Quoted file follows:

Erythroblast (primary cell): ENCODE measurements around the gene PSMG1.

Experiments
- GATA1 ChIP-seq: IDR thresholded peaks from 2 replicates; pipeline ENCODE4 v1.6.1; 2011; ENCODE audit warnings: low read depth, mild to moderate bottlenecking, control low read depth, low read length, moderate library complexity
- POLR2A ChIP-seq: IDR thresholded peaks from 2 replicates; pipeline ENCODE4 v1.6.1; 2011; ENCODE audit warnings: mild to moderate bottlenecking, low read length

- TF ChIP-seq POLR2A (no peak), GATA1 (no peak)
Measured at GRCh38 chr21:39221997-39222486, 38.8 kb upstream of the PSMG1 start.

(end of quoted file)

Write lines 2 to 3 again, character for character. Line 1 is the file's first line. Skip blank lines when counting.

Experiments
- GATA1 ChIP-seq: IDR thresholded peaks from 2 replicates; pipeline ENCODE4 v1.6.1; 2011; ENCODE audit warnings: low read depth, mild to moderate bottlenecking, control low read depth, low read length, moderate library complexity